“Thank you,” I said awkwardly, “I like compliments.” I was wearing form-fitting ripped jeans, (which have these wrinkles where my belly ends that I absolutely hate) a black camisole under a pink accented zipper hoody, lots of random bits of cat hair, and no make-up. I let my barely-brushed naturally curly hair frizz out under my skull and cross-bones bandanna.

She smiled, and related an instance in which she noted that her sister had gained some weight, and she said something about it, meaning it as a compliment. “It’s just that I’m so small,” she concluded, briefly glancing at my cleavage.

We continued talking while she finished scanning my items, and we smiled warmly at each other before I left.



A History of Fatness: The Younger Years

My most-used clothes are the ones I can hide in. Such as the large, soft black faux velvet shirt I am wearing in the photo below, and have owned since the summer I turned 13.  Although it is a little worse for wear, (it has oil paint stains, missing buttons, and a cigarette burn in the sleeve) it is still a staple in my wardrobe.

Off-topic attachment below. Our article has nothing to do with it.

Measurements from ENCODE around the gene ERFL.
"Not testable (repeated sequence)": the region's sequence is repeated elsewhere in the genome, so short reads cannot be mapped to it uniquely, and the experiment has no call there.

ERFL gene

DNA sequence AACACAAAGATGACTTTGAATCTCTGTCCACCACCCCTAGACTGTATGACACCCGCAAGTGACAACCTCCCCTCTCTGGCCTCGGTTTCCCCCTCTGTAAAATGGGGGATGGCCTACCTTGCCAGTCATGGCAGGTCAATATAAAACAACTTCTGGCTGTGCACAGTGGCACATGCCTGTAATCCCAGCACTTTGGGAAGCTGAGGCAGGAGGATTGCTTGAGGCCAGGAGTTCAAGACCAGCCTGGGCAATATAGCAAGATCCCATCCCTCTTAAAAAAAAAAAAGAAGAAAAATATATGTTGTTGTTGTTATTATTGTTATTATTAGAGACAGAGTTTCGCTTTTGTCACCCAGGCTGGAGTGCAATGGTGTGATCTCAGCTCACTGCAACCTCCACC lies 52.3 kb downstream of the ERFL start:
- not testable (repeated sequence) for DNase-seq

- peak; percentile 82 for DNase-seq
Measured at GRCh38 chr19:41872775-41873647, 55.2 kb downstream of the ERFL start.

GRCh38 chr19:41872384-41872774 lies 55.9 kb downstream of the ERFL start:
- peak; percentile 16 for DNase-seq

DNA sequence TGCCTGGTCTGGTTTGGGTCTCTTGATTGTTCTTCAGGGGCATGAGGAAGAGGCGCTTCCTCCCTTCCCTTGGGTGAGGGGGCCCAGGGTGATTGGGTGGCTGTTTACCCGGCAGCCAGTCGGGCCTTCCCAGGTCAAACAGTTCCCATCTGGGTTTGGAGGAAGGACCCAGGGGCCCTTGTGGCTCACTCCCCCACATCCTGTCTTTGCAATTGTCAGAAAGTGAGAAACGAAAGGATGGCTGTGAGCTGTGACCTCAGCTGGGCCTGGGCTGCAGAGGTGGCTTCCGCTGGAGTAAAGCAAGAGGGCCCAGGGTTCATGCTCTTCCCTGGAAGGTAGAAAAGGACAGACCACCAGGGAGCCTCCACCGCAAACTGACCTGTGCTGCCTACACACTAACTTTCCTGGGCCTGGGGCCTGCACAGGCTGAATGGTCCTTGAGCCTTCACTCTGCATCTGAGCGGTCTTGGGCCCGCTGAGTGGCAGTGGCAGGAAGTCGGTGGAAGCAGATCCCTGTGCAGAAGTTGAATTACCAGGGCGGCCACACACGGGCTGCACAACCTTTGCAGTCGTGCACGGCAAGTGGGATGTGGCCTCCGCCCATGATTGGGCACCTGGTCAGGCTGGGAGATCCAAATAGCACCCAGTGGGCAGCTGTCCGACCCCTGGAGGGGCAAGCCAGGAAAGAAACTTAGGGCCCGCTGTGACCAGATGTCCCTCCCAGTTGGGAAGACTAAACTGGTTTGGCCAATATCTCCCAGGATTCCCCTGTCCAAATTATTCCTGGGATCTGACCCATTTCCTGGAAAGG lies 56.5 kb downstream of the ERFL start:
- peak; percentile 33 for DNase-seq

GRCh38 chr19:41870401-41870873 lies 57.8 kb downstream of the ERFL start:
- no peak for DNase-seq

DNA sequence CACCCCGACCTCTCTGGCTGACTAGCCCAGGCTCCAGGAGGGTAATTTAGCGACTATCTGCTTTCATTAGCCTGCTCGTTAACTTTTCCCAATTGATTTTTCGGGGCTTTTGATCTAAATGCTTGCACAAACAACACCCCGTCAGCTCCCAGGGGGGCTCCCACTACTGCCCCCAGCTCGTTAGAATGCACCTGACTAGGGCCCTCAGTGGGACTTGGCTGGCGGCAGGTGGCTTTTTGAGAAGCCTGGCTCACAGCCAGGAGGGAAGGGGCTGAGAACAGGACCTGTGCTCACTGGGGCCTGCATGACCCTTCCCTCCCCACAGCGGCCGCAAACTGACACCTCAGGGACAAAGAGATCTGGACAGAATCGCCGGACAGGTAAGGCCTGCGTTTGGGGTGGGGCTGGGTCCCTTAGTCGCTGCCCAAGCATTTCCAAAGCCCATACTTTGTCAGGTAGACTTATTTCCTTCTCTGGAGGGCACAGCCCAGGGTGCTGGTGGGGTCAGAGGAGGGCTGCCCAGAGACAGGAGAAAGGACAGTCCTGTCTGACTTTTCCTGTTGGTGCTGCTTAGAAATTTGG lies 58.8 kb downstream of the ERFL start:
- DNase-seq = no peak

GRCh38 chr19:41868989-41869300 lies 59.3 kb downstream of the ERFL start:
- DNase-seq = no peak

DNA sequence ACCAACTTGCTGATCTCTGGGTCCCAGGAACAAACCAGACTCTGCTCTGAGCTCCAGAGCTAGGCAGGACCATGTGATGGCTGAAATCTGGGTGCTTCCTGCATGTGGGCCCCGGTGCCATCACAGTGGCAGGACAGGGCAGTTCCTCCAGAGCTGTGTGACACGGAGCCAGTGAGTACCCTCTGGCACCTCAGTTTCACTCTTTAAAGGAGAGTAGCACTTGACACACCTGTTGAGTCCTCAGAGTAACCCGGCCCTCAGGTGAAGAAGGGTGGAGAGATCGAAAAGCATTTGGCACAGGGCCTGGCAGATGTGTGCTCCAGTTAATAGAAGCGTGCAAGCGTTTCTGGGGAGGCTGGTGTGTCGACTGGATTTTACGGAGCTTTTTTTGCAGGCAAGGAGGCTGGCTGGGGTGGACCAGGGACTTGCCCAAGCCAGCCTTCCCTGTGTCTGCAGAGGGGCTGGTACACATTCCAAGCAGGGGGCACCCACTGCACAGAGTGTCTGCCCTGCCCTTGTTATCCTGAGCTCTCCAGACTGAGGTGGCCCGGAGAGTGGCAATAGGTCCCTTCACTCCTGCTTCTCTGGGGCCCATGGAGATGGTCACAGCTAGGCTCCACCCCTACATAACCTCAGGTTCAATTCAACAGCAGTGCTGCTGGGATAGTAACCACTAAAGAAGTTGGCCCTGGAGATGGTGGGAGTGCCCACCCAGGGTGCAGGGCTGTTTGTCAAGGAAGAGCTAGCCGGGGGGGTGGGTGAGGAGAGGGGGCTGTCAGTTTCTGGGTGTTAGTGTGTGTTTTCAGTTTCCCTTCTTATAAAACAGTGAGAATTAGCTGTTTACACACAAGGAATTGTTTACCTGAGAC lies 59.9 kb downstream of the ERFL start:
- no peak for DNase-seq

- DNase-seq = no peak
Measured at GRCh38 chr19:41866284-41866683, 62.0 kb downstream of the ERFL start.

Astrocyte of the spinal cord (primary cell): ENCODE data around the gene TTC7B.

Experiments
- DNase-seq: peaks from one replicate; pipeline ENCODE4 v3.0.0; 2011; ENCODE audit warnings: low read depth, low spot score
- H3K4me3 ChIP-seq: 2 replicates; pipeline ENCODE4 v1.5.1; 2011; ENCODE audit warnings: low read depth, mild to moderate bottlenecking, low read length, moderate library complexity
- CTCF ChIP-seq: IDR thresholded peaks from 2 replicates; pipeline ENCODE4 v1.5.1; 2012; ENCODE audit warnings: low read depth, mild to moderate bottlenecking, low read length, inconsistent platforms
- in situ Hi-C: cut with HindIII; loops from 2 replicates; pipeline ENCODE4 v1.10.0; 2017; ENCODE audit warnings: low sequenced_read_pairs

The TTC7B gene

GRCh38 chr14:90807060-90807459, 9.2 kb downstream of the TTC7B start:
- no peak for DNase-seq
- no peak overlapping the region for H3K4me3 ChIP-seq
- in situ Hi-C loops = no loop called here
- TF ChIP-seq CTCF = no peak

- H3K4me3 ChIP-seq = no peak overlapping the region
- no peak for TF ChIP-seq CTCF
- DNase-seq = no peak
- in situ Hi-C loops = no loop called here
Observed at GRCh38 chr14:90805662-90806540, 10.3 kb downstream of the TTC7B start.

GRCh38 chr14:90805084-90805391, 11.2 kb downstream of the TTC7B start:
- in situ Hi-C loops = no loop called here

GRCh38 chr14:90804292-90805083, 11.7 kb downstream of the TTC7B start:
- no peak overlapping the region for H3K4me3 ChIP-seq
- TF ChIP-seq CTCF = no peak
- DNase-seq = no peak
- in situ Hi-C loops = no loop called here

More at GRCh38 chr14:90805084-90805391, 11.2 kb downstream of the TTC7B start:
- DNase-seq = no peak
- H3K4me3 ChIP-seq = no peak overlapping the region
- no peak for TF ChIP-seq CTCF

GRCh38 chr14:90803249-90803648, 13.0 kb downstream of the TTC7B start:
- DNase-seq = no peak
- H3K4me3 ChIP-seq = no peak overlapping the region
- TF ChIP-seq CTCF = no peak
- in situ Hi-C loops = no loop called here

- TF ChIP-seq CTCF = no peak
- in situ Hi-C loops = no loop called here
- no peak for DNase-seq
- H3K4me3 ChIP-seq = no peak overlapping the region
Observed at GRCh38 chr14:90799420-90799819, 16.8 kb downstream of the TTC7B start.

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The bandanas are another article I love hiding in. I currently have 4 different ones, but this one is my favorite.

For me, the body-image thing started when I was 7 years old. Before then, I saw myself as pretty and had no second thoughts on the matter.  I can remember my dad saying that I was getting fat around then.  I am not sure if he was the first to do so, but it is my first memory of being referred to as the dreaded F word.

Of course, I knew from television and movies that fat people were a thing to be mocked, and at best could provide the quirky comic relief.  (The internet was not available to me outside of school for the majority of my formative years.)  It was obviously a BIG DEAL.   I responded by favoring over-sized clothes.

My mother did little to reinforce good eating habits ( and truthfully, I didn’t help, fussing over anything green);  we frequented fast food restaurants, my favorite of which was Long-John-Silver’s. To this day when I go there I always order extra crumbs. Before that, I favored a little mom and pop place (which closed, sadly) called the “Y Not Cafe.”  There were phones at every booth to order.  I always got a sloppy joe with curly fries and a chocolate milkshake.  The milkshakes were so good. They brought you the whole metal mixer along with your nice glass with whipped cream and a cherry, so it was like having TWO milkshakes.  I digress.  In any case, we ate out multiple times a week, had since I could remember, and it contributed to my waist-line.